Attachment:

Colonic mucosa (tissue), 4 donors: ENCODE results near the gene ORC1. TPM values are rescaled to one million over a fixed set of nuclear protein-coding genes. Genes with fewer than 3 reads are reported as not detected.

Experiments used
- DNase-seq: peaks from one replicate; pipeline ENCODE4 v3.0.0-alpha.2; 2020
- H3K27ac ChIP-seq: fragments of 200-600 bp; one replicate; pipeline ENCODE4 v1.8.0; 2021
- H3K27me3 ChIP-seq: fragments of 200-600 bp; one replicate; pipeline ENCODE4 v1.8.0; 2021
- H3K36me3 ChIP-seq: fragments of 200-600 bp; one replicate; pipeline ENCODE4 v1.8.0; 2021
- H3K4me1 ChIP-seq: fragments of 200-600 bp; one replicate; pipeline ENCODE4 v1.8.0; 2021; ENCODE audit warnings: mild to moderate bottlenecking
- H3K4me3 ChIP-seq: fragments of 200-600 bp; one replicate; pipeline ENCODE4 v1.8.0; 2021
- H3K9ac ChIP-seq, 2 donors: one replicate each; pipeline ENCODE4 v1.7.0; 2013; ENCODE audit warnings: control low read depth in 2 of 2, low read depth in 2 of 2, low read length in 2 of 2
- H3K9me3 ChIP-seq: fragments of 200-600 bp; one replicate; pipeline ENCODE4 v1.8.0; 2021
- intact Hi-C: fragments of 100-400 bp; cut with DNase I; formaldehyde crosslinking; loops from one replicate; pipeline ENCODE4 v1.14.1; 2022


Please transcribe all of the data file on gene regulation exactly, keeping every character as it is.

Colonic mucosa (tissue), 4 donors: ENCODE results near the gene ORC1. TPM values are rescaled to one million over a fixed set of nuclear protein-coding genes. Genes with fewer than 3 reads are reported as not detected.

Experiments used
- DNase-seq: peaks from one replicate; pipeline ENCODE4 v3.0.0-alpha.2; 2020
- H3K27ac ChIP-seq: fragments of 200-600 bp; one replicate; pipeline ENCODE4 v1.8.0; 2021
- H3K27me3 ChIP-seq: fragments of 200-600 bp; one replicate; pipeline ENCODE4 v1.8.0; 2021
- H3K36me3 ChIP-seq: fragments of 200-600 bp; one replicate; pipeline ENCODE4 v1.8.0; 2021
- H3K4me1 ChIP-seq: fragments of 200-600 bp; one replicate; pipeline ENCODE4 v1.8.0; 2021; ENCODE audit warnings: mild to moderate bottlenecking
- H3K4me3 ChIP-seq: fragments of 200-600 bp; one replicate; pipeline ENCODE4 v1.8.0; 2021
- H3K9ac ChIP-seq, 2 donors: one replicate each; pipeline ENCODE4 v1.7.0; 2013; ENCODE audit warnings: control low read depth in 2 of 2, low read depth in 2 of 2, low read length in 2 of 2
- H3K9me3 ChIP-seq: fragments of 200-600 bp; one replicate; pipeline ENCODE4 v1.8.0; 2021
- intact Hi-C: fragments of 100-400 bp; cut with DNase I; formaldehyde crosslinking; loops from one replicate; pipeline ENCODE4 v1.14.1; 2022